During the rethinkMath workshop with teachers of mathematics at the Riverdale Country School one interesting topic came up in our discovery phase — a problem that most teachers face but are not sure how to approach: “How do I get students to retain information over winter, spring, summer break?” This issue seems particularly significant to the teaching of mathematics as the subject is cumulative and without the ability to count, estimate, or conceive of a long list of principles, it is nearly impossible to move onto other more complex topics.
While pondering this issue, and contemplating how the rethinkED team might be able to support teachers in tackling this retention issue in a real way, I came across a small article about some research being conducted by Laura Overdeck, the founder of Bedtime Math. Overdeck’s approach to helping children gain mathematics skills is different, and her hypothesis is quite compelling. Laura studies astrophysics, and as a mother she recognized that in her bedtime routine with her young children literacy was paramount (every child loves a great story), but that mathematics and problem solving were missing. She began developing short questions that sparked her children’s interests and were fairly short mental math exercises; she discovered that the questions successfully reduced inhibitions toward math.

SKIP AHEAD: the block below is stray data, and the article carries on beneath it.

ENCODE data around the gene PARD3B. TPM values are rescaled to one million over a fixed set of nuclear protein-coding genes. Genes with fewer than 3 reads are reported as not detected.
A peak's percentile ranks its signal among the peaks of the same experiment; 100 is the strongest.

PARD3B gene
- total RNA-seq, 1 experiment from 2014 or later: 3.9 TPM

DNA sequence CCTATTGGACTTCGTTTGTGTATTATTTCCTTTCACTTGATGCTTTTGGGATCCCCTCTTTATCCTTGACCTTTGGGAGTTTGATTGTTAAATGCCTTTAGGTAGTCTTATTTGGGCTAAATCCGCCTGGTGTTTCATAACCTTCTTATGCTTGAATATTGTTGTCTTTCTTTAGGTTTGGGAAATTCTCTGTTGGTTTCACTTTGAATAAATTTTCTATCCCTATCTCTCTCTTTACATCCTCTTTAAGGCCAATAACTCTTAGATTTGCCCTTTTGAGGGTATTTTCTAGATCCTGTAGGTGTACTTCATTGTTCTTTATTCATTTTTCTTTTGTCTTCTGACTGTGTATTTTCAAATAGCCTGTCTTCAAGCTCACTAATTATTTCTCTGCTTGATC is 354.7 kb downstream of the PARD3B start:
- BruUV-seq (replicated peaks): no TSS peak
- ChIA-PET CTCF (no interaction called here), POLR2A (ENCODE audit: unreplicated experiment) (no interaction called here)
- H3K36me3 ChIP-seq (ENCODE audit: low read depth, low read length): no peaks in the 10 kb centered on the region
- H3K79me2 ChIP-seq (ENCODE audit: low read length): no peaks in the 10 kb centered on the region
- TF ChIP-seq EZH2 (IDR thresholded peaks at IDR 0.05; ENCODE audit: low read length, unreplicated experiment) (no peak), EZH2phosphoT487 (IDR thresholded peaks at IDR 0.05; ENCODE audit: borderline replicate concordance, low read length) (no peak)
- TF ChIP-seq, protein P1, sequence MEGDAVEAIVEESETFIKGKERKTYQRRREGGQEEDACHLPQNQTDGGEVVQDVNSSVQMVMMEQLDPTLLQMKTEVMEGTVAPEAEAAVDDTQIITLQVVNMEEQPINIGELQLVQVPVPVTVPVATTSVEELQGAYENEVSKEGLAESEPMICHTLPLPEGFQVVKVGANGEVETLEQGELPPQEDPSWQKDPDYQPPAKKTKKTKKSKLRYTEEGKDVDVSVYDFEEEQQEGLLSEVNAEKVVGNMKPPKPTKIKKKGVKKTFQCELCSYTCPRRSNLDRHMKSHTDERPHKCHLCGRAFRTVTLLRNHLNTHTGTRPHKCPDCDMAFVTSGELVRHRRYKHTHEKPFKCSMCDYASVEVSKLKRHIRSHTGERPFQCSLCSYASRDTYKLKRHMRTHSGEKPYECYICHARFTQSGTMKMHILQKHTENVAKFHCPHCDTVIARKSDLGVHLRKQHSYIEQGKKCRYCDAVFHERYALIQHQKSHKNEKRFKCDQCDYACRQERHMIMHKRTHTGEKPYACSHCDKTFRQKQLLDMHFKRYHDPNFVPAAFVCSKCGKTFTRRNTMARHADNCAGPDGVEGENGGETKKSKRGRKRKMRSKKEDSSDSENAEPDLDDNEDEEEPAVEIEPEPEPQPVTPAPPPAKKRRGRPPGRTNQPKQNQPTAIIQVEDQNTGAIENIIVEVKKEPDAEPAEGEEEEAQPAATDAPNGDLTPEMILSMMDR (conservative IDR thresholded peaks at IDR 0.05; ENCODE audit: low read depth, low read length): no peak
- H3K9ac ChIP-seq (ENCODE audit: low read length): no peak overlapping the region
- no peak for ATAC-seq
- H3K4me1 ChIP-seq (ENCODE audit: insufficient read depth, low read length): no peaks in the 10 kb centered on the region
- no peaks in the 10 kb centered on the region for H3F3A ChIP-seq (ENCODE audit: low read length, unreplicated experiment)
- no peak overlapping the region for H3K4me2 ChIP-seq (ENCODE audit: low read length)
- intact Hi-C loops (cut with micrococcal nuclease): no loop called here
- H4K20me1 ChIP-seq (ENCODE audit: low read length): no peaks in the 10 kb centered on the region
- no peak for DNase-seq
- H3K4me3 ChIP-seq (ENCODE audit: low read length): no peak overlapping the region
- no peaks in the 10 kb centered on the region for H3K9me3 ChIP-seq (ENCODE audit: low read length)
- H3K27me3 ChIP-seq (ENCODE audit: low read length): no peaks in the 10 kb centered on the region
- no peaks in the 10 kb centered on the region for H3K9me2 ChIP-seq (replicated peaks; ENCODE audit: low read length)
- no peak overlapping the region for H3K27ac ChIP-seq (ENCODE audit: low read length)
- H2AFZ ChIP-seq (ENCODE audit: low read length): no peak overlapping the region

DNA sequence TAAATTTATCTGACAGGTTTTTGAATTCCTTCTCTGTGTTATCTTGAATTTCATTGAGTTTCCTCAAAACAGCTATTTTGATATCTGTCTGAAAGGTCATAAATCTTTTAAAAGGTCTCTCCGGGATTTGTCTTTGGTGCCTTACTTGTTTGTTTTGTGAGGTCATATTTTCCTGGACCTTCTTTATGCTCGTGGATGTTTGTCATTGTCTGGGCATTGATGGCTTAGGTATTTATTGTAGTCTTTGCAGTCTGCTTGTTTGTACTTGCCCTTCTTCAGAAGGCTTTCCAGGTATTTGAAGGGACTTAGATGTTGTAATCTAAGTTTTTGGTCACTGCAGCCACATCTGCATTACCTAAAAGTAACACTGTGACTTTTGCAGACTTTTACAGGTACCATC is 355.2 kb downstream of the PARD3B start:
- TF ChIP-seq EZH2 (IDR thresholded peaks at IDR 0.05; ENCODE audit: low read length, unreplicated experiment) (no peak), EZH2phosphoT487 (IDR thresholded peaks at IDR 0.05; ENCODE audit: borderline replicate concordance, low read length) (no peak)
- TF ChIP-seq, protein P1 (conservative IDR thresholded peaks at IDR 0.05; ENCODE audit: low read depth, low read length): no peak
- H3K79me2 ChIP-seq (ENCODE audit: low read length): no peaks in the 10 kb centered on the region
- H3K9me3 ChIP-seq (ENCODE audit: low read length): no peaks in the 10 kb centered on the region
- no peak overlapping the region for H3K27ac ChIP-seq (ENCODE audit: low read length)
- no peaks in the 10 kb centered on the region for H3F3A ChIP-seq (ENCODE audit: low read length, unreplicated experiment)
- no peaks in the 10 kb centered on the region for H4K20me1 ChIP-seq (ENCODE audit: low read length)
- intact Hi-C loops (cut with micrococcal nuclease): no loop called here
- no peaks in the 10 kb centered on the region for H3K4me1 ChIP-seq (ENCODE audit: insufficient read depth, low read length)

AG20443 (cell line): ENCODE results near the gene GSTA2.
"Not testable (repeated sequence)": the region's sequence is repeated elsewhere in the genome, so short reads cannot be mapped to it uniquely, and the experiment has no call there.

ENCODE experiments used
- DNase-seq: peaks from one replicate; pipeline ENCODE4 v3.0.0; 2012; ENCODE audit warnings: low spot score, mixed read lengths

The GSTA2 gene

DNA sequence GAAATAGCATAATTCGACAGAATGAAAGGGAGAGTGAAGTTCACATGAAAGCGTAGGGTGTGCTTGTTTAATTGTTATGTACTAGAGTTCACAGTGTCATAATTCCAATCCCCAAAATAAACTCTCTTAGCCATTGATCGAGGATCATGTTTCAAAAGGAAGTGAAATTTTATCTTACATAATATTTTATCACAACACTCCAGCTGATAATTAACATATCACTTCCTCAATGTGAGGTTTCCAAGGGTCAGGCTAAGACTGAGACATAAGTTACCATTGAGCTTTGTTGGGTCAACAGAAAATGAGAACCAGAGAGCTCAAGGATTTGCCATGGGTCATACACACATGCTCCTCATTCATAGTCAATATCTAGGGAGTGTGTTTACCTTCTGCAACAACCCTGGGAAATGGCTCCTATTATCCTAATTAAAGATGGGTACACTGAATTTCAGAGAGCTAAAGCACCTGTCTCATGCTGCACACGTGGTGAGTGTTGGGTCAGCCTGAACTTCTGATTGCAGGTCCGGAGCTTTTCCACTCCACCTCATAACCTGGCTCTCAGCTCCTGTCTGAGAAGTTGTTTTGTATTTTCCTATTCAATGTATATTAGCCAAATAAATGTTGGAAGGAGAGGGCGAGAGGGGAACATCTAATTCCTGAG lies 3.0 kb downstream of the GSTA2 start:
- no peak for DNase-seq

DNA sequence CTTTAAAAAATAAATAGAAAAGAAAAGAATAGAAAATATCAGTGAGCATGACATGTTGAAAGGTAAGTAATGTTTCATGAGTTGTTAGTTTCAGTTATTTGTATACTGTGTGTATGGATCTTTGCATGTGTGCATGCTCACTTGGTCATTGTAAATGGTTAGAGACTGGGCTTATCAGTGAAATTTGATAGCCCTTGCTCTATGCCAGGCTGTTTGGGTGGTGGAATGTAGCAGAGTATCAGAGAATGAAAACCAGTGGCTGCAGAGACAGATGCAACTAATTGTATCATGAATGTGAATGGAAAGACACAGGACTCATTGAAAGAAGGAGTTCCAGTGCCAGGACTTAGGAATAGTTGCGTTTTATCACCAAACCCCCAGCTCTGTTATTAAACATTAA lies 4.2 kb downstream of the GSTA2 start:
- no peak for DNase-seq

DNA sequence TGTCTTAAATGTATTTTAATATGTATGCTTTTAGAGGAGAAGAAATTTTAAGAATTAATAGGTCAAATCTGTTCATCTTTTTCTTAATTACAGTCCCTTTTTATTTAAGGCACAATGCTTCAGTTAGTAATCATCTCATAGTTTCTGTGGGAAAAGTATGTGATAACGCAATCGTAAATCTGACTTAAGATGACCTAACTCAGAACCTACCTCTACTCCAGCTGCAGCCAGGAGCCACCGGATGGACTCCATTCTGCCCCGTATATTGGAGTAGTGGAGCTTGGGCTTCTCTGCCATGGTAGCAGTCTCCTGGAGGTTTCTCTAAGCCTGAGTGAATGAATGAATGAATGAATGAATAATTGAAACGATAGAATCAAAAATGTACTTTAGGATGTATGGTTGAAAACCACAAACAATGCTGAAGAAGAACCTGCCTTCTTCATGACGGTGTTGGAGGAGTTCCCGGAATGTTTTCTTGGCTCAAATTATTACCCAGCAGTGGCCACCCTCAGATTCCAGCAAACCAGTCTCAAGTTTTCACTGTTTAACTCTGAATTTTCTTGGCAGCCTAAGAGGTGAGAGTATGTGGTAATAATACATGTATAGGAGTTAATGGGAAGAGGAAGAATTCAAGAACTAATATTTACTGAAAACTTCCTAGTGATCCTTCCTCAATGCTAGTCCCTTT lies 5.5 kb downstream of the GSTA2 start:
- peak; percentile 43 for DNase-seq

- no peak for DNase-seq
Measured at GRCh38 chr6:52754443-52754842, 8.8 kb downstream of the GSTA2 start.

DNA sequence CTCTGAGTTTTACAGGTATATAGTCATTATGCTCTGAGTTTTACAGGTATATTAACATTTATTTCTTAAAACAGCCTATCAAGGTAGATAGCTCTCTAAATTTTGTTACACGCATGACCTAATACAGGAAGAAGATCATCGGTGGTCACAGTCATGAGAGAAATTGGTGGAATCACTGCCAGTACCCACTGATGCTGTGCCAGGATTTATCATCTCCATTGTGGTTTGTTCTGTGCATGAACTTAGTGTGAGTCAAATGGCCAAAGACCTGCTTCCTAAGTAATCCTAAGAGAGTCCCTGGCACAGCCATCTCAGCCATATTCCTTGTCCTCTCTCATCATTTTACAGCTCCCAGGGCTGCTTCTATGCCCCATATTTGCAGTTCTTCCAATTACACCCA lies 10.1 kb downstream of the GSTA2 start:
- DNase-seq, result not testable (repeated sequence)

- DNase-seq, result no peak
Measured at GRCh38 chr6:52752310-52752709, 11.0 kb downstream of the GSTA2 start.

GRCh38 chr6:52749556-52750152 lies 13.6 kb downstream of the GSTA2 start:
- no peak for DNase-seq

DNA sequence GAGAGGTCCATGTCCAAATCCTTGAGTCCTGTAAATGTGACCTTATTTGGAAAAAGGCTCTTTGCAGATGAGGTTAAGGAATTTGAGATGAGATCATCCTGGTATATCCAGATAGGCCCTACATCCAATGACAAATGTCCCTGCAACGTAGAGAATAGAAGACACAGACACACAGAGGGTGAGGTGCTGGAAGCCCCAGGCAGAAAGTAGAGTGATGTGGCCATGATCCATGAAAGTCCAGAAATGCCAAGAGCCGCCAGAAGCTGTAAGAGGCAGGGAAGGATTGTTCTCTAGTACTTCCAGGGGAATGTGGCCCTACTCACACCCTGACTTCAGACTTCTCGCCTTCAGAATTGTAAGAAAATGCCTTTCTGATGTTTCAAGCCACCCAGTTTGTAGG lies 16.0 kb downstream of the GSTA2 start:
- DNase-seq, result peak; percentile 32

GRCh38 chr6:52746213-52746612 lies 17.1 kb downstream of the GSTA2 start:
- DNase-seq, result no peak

Bedtime Math has since become a non-profit with programs that offer questions and ideas for activating mathematical thinking in a casual way for children of different ages — lunchtime, bedtime, cartime. The problems are engaging and rich with content about history, science, and life in general. http://bedtimemath.org
Some other interesting approaches attempting to change the culture of keeping math in the classroom and to these concepts into our daily conversations with kids: